First, let us remind ourselves that Ascension Day should not be thought of as a historical commemoration. The New Testament treats the ascension as an integral part of the Easter event.
In fact, the earlier Easter narratives depict the appearances as manifestations of the already risen and ascended One. Hence Paul could include his Damascus experience among the appearances in 1 Corinthians 15.
The later appearance narratives (Luke and John) show a tendency to separate the Resurrection and the Ascension, but still they are not regarded as two successive events. They are separated in order to contemplate the meaning of two aspects of a single, indivisible event.
When this separation occurs, the Ascension seems to be variously located: in Luke 24, on Easter Sunday evening or, at the latest, the next day; in John 20, sometime between the appearance to Mary Magdalene (who is told not to touch the risen One because he has not yet ascended) and the appearance to Thomas (who is invited to touch him); in Acts 1, after the forty days (which, however, are symbolic of the time of revelation; there may be no intention to suggest that the Ascension actually “occurred” on the fortieth day).
For several centuries the church did not, either in its writings or in its liturgy, treat the Ascension as though it actually “occurred” on the fortieth day.
With the revised church calendar, we still keep it on the fortieth day as a matter of convenience (and that this is not an absolute rule is indicated by the rubrical permission [in the Roman Liturgy] to transfer the observance to the following Sunday). This allows us to isolate for contemplation one particular aspect of the total Easter event.
It is curious that in his two-volume work Luke tells the story of the Ascension twice (Lk 24; Acts 1). Each narration brings out a different aspect of the truth. The version in Acts looks forward to the future, to the inauguration of the church’s mission and the final return of the ascending One.
Luke’s perspective on salvation history represents an adjustment. Salvation history, already in the Old Testament, is constantly readjusted in the light of earlier events.
The earliest Church looked for only a brief interval between the Ascension and the parousia, an interval that would be marked by the apostles’ mission to Israel and by persecution and martyrdom.
Now salvation history is greatly extended. Paul already had modified it to include the mission to the Gentiles.
Now, for Luke, the church is here to stay, with a mission to the whole civilized world. But the hope of the parousia is still maintained, and the church’s mission is viewed as a preparation for the end.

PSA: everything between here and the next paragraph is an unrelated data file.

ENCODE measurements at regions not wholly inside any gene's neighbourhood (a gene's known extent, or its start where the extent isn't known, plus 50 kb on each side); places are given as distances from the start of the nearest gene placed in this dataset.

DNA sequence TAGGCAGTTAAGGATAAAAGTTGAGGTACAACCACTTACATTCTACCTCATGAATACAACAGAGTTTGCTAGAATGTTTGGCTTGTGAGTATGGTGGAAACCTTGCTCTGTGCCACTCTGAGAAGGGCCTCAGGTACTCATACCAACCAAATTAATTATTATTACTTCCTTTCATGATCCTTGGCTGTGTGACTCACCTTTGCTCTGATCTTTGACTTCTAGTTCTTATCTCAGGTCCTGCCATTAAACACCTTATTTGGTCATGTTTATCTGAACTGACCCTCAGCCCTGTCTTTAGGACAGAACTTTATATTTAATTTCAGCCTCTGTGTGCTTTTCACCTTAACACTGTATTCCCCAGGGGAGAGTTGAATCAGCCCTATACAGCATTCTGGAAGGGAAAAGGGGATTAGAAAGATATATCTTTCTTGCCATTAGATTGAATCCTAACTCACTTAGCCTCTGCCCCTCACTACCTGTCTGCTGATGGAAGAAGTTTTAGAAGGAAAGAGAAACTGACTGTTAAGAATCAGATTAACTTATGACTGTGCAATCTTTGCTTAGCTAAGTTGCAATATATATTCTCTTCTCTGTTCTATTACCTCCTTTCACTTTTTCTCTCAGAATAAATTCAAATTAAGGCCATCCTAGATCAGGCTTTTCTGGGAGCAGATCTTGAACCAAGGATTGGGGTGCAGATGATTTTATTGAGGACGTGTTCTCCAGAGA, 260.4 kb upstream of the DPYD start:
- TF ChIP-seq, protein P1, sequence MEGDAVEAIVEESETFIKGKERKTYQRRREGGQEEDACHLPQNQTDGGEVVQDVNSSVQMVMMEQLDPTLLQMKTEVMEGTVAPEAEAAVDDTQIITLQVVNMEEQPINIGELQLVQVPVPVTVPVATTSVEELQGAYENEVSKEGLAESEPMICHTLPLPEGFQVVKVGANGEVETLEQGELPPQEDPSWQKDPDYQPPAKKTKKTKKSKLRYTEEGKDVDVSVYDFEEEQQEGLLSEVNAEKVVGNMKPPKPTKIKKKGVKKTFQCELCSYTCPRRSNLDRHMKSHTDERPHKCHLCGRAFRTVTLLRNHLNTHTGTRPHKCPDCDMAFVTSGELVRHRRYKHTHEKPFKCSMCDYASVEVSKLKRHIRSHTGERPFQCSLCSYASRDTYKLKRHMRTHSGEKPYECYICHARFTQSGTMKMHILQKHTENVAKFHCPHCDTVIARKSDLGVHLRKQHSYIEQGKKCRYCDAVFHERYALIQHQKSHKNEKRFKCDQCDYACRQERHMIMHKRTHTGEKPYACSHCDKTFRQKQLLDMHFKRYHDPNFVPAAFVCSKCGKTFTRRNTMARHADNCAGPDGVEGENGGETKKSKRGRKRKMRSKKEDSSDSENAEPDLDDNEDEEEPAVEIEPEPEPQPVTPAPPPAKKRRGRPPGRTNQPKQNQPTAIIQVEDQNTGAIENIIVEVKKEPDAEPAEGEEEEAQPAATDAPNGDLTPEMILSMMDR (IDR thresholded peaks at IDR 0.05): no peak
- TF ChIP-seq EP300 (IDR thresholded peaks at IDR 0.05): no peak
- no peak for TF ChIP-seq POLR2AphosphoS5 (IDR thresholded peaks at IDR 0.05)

Responsorial Psalm: 47:2-3, 6-7, 8-9
This is one of the enthronement psalms, which, according to some scholars, were sung at a (hypothetical) annual feast at which the king was enthroned to symbolize Yhwh’s kingship over his people.
As the king took his seat upon his earthly throne, the whole people would have chanted this psalm in celebration of the kingship of Yhwh).
The Church in its liturgy has associated this psalm with, and transferred it to, the ascension of Christ. Ascension Day is the feast of Christ’s enthronement.
Henceforth God exercises his sovereignty over the universe through his exalted Son.
Ephesians, whether written by Paul himself or, as now seems more likely, by a close disciple steeped in the thought of his master, begins, like most of Paul’s letters, with an opening thanksgiving and prayer. This prayer reproduces the pattern and phraseology of a liturgical hymn.
The first part of our passage prays for the church’s growth in wisdom and knowledge, and looks to the risen and ascended Christ for the power to foster this growth. The hymn then goes on to elaborate on the exaltation and kingship of Christ.
The New Testament views Christ’s kingship as exercised in two concentric circles. The inner circle embraces the church, where his kingship is known and acknowledged; the outer circle embraces the world, where he is de facto king but his kingship is as yet unrecognized (O. Cullmann).
The church’s function is to extend that inner circle to cover more and more of the outer one.
It is now universally acknowledged that the earliest texts of Mark end at 16:8 and that verses 9-20 are a later addition. But that is not to say that they are worthless.
In any case, they form a part of the canonical Scriptures as the Church has received them (hence the term “canonical ending”). Also, the ending is a compilation of many traditions, some of them earlier than anything we have elsewhere in the Easter narratives.
The older view that it was an artificial summary of the other Gospel stories is now being increasingly abandoned. For instance, the command to preach the gospel and to baptize is presented in what is assuredly an earlier form than the more developed tradition at the end of Matthew.
At the same time, the second paragraph of our reading is clearly a summary based on the end of Luke and the beginning of Acts (note the separation of the ascension from the resurrection and the location of the appearances between them).
But unlike Luke and Acts, the sitting at the right hand of God is explicitly mentioned.